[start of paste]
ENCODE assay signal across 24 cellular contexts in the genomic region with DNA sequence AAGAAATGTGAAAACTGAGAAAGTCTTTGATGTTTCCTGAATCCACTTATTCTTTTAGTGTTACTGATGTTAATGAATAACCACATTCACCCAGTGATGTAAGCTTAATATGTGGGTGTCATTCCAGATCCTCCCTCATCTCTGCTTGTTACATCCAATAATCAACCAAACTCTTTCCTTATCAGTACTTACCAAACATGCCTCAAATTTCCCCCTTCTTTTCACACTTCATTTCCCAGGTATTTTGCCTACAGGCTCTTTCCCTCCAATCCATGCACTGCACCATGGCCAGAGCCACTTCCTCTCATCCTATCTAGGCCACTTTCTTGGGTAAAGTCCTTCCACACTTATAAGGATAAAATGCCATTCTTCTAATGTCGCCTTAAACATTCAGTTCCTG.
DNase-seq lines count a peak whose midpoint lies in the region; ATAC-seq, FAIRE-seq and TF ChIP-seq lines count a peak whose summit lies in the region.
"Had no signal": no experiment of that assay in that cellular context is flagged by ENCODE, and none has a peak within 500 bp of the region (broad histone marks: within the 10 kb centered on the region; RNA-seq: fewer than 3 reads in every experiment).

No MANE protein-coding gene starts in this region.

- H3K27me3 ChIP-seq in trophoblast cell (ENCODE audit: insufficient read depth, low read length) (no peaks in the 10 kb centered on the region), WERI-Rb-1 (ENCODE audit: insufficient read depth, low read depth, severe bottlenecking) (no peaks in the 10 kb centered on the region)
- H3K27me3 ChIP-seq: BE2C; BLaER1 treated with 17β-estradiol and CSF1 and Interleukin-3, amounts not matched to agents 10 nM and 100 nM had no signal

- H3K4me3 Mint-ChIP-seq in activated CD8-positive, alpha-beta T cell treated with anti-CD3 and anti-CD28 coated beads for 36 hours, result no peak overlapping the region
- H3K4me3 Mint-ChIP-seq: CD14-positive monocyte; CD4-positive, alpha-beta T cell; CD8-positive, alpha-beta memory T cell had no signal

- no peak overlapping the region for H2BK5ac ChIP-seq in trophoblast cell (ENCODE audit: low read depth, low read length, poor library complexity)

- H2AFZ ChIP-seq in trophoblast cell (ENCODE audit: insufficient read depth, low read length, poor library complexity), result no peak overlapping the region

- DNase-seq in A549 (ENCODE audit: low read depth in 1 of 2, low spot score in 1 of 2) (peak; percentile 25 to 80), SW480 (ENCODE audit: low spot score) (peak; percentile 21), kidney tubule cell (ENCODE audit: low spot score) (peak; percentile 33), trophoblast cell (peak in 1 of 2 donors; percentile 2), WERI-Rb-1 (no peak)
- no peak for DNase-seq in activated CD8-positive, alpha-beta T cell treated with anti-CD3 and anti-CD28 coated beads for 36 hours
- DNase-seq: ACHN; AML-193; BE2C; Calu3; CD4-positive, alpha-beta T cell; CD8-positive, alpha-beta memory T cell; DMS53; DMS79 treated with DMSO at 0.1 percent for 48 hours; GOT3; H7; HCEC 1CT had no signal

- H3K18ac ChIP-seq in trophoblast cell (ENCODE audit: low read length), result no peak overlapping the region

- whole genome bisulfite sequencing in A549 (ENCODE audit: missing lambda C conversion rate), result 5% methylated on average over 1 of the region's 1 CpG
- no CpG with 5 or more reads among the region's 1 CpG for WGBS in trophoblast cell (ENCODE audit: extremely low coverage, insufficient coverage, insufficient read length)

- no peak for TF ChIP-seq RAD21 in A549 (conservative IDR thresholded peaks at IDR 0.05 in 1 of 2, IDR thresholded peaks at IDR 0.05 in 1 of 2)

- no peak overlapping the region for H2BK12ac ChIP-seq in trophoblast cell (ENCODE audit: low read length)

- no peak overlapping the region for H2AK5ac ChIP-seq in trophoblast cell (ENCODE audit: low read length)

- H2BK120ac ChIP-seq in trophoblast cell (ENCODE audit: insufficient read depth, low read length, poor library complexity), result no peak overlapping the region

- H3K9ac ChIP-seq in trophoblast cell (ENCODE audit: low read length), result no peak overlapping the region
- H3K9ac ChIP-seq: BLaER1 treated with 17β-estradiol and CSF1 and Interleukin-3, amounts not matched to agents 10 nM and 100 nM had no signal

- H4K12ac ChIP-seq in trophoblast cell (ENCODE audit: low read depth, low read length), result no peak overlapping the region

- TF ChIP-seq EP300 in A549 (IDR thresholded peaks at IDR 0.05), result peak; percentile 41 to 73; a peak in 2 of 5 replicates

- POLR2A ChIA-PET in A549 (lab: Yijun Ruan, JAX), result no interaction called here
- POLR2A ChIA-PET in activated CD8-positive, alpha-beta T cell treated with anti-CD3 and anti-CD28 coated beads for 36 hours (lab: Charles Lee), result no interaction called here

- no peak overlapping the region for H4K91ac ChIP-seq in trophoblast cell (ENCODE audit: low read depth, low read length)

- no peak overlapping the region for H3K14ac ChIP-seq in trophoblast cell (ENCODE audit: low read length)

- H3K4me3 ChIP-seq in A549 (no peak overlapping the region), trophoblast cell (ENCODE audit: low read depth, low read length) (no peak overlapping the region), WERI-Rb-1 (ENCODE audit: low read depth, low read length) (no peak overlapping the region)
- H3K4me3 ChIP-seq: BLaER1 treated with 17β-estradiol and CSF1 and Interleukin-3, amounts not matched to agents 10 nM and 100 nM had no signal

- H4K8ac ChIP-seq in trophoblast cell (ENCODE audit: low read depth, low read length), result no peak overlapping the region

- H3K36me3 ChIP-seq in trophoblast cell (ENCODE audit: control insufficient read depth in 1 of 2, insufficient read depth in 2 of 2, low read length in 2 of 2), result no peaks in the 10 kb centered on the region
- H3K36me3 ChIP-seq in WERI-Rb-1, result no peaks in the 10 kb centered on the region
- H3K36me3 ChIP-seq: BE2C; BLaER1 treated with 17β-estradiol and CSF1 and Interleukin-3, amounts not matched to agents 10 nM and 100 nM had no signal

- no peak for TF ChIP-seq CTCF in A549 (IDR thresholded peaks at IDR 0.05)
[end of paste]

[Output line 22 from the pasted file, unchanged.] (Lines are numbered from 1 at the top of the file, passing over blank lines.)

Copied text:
- H3K9ac ChIP-seq: BLaER1 treated with 17β-estradiol and CSF1 and Interleukin-3, amounts not matched to agents 10 nM and 100 nM had no signal